Are women discriminated against in credit markets in Italy?

Alberto Alesina 30 September 2008

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In Italy, microfirms and self-employment are particularly common - more than in other OECD countries – and women account for the 25% of these entrepreneurs. Bank overdraft facilities are an important source of credit for liquidity provisions for these firms. Within this category, microfirms held by women pay a higher interest rate (0.3% more) than firms managed by men. This is the result of the analysis carried out by Francesca Lotti, Paolo Emilio Mistrulli, and me (2008) based on more than a million overdraft facilities of 150,000 microfirms from January 2004 to December 2006.

How can we explain this differential interest rate between male- and female-owned firms on the same kind of loan? The first, natural answer is that female firms are more risky than their male counterparts. We looked at the data, and this was not the case. Female-owned firms tend to fail less than male-owned enterprises (in 2004, the failure rates were 1.9% and 2.2%, respectively) and are just as creditworthy, if not more so.

The differential could be simply explained by the fact that women establish credit relationships with some kind of banks. But again, the answer is no. Instead, we find that the same banks charge different interest rates to men and women. Maybe the presence of female firms is more pronounced in those areas (provinces) where the credit market is less efficient? Not so – these differentials are widespread all over the country.

The share of female firms is very different across sectors: for instance, their presence is negligible in the construction industry, while women own nearly half of the firms in the retail and hospitality sectors. Nevertheless, the differential is still high within sectors.

Is the differential due to an indirect effect of the bankruptcy law? Until 2006, the last year of our analysis, the law prevented a failed entrepreneur from opening a new business for a five-year period. This could have represented an incentive for a man with an outstanding bankruptcy procedure to list his new business in the name of a woman. For this reason, a “seemingly female” firm could pay a higher interest rate since its entrepreneurial profile would encompass the one of her relative. However, this phenomenon does not seem enough to explain the difference in the interest rates. In fact, we excluded from the sample those firms that were more likely to be “sham” business, but the differential persists. Also, for a bank – which has typically a good knowledge of the local productive system - it would not be too difficult to check on these possible doubtful practices and to eventually deny credit in case of sham listings. If this was the only explanation, the differential would be higher in those provinces with higher failure rates, but, again, this is not the case.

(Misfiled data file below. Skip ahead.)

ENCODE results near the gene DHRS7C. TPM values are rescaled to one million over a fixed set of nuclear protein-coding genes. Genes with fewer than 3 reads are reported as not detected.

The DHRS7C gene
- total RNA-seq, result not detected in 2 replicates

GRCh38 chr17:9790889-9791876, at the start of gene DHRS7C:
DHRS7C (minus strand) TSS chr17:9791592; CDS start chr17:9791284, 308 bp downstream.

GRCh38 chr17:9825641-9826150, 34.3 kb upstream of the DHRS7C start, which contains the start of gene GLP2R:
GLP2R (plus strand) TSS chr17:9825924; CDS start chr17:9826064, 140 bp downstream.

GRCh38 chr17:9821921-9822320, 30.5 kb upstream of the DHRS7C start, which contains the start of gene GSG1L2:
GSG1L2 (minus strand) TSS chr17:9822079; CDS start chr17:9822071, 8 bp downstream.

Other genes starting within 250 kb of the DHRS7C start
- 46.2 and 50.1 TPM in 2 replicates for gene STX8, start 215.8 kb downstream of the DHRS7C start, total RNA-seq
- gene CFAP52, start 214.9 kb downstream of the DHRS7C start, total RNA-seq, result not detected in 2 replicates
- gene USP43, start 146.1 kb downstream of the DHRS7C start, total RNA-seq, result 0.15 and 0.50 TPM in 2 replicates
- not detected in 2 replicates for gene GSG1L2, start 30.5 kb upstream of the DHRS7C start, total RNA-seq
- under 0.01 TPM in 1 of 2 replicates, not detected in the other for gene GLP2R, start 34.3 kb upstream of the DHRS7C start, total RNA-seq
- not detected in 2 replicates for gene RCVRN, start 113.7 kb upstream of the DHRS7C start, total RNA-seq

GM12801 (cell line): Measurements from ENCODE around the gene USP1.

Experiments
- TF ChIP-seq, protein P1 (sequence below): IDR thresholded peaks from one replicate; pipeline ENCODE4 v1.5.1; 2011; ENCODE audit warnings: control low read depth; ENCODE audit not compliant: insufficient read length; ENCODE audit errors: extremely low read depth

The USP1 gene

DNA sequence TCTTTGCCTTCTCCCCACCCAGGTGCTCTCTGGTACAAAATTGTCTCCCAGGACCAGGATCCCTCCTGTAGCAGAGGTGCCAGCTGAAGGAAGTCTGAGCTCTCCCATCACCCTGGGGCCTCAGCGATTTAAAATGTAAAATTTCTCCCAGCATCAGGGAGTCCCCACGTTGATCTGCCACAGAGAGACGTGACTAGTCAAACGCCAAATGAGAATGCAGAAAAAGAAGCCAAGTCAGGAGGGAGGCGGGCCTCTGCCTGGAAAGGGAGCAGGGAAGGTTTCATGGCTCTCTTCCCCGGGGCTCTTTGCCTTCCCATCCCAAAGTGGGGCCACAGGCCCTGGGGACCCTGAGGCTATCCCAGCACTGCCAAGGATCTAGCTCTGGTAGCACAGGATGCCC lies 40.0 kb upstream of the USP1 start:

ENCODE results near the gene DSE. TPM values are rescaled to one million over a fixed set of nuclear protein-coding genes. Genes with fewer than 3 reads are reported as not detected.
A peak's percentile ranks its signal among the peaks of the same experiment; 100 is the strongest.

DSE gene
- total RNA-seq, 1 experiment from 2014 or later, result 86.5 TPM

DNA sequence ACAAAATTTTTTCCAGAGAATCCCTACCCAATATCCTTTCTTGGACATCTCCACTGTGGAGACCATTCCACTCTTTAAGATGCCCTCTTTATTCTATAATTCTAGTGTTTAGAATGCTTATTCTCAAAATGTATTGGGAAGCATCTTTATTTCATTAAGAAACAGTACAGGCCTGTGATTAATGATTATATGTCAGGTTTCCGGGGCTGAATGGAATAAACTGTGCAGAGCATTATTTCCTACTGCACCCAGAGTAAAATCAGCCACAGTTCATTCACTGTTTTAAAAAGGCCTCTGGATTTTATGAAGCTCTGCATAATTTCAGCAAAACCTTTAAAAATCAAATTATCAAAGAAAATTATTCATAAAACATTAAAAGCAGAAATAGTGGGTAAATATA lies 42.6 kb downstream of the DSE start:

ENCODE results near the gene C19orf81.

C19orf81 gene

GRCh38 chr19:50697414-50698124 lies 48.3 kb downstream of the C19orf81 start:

Another interesting result is that banks behave differently when there is a guarantor. When a bank asks for an external guarantee, it means that the borrower is perceived as riskier. In fact, interest rates for male-owned microfirms with a male guarantor are much higher than those for firms without a guarantee. Conversely, when a woman has a man as guarantor, she is charged lower interest rates than the average for female firms. The male guarantor is perceived as a signal of reliability, and banks treat theses firms as if they were male owned. The most striking result is that if a female firm is guaranteed by another woman, the interest rates are even higher. In particular, a woman owned firm backed up by another woman is charged an interest rate 0.6% higher. In short, a female guaranteed by another female is considered the absolute worst possible borrower by banks.

So, we asked ourselves whether this difference between interest rates charged to men and women decreases when the bank is managed by a woman. But we could not go on with our analysis: the presence of women on boards of banks is minimal. At most, there are 2 or 3 females on boards made of 10-15 members. It seems that, in Italy, banking is a business mainly for men.

Is it discrimination or simple prejudice? Is a woman is a worse customer for a bank only for the fact that she is a woman? Our result certainly does not rule out this hypothesis.

References

Alesina, A., Francesca Lotti & Paolo Emilio Mistrull, “Do Women Pay More for Credit? Evidence from Italy”, NBER Working Paper 14202

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Topics:  Financial markets

Tags:  Italy, gender discrimination

Nathaniel Ropes Professor of Political Economy, Harvard University; and Research Fellow, CEPR